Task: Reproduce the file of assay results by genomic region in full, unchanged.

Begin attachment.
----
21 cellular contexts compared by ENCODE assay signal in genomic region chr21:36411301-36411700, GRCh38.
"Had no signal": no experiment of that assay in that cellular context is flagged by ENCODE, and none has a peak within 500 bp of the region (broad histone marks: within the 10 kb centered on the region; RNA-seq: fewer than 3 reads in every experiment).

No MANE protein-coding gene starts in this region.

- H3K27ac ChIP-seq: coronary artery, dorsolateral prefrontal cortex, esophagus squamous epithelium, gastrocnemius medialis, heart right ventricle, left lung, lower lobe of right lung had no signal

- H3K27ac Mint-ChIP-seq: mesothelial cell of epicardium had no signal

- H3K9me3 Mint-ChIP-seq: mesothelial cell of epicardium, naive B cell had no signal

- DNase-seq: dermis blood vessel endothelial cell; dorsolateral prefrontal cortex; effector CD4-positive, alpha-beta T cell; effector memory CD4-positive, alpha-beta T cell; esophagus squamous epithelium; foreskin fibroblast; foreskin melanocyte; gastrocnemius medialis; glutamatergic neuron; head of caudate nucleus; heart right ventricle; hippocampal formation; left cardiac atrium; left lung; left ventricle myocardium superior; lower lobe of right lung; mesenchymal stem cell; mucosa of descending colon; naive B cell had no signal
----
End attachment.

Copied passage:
21 cellular contexts compared by ENCODE assay signal in genomic region chr21:36411301-36411700, GRCh38.
"Had no signal": no experiment of that assay in that cellular context is flagged by ENCODE, and none has a peak within 500 bp of the region (broad histone marks: within the 10 kb centered on the region; RNA-seq: fewer than 3 reads in every experiment).

No MANE protein-coding gene starts in this region.

- H3K27ac ChIP-seq: coronary artery, dorsolateral prefrontal cortex, esophagus squamous epithelium, gastrocnemius medialis, heart right ventricle, left lung, lower lobe of right lung had no signal

- H3K27ac Mint-ChIP-seq: mesothelial cell of epicardium had no signal

- H3K9me3 Mint-ChIP-seq: mesothelial cell of epicardium, naive B cell had no signal

- DNase-seq: dermis blood vessel endothelial cell; dorsolateral prefrontal cortex; effector CD4-positive, alpha-beta T cell; effector memory CD4-positive, alpha-beta T cell; esophagus squamous epithelium; foreskin fibroblast; foreskin melanocyte; gastrocnemius medialis; glutamatergic neuron; head of caudate nucleus; heart right ventricle; hippocampal formation; left cardiac atrium; left lung; left ventricle myocardium superior; lower lobe of right lung; mesenchymal stem cell; mucosa of descending colon; naive B cell had no signal